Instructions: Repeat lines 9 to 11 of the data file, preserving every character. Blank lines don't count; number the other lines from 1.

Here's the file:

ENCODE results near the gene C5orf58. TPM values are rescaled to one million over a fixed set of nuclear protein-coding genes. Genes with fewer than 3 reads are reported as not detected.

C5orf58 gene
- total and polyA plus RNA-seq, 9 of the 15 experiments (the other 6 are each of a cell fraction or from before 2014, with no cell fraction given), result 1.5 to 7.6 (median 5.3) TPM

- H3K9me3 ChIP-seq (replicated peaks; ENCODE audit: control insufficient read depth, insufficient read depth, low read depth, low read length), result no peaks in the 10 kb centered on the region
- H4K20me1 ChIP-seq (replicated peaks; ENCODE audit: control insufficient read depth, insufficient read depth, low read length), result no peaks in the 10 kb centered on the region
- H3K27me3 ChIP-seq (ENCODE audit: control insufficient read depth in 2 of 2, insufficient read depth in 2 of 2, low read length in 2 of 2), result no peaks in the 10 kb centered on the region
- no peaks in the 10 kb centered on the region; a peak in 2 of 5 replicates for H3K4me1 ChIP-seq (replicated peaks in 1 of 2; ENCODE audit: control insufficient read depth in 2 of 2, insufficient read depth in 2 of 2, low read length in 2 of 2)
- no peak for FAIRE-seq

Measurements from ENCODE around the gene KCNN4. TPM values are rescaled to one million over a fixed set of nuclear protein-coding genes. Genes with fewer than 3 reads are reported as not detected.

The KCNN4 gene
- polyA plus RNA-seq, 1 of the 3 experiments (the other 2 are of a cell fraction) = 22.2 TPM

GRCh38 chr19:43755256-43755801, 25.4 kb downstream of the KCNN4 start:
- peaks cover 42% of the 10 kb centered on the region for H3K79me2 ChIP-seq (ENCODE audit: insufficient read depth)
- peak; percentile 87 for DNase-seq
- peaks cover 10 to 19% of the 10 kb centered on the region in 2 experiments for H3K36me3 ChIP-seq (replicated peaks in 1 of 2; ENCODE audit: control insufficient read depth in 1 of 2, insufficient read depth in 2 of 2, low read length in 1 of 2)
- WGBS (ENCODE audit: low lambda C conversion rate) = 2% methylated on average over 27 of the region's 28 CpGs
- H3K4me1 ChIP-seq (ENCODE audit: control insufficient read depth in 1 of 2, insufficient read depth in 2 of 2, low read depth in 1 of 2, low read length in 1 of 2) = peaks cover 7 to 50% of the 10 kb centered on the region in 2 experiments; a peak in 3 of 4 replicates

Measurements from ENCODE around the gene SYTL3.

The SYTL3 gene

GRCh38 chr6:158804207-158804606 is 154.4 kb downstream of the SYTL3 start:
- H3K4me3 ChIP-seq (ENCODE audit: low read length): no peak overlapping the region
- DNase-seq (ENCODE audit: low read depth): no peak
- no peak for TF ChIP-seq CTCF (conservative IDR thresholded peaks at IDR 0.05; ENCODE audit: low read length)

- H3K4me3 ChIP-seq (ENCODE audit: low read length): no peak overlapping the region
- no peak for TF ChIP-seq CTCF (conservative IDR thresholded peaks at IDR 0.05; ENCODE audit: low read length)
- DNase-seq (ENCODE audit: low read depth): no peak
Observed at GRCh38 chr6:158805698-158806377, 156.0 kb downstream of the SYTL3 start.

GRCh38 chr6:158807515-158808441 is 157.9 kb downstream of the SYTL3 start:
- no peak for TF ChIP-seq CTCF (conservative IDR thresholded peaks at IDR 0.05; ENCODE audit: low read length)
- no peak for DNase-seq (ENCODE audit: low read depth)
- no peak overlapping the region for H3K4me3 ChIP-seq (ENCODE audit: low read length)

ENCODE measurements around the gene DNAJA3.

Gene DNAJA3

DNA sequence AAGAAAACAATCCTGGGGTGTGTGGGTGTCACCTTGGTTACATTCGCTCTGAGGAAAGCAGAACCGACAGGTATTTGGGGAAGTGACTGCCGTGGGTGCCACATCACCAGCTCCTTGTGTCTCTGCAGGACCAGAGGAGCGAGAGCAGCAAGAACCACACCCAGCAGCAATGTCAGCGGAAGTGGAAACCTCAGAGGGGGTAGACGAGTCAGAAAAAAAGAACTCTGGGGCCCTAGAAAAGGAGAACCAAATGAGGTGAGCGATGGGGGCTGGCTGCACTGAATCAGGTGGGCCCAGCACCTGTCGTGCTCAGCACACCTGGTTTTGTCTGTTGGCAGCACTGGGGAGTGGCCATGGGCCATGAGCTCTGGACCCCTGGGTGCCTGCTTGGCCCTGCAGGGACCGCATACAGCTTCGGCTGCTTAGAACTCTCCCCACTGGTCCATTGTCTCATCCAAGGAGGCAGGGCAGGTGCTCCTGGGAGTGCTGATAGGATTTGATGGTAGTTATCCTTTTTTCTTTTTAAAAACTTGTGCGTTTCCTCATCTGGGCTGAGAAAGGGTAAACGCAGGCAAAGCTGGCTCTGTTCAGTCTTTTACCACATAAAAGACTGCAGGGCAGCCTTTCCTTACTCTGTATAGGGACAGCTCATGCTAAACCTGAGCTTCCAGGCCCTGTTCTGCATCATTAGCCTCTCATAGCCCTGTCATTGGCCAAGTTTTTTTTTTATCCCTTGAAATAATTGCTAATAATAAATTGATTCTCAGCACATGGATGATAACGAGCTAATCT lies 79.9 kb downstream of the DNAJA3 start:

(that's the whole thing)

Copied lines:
Measurements from ENCODE around the gene KCNN4. TPM values are rescaled to one million over a fixed set of nuclear protein-coding genes. Genes with fewer than 3 reads are reported as not detected.

The KCNN4 gene
- polyA plus RNA-seq, 1 of the 3 experiments (the other 2 are of a cell fraction) = 22.2 TPM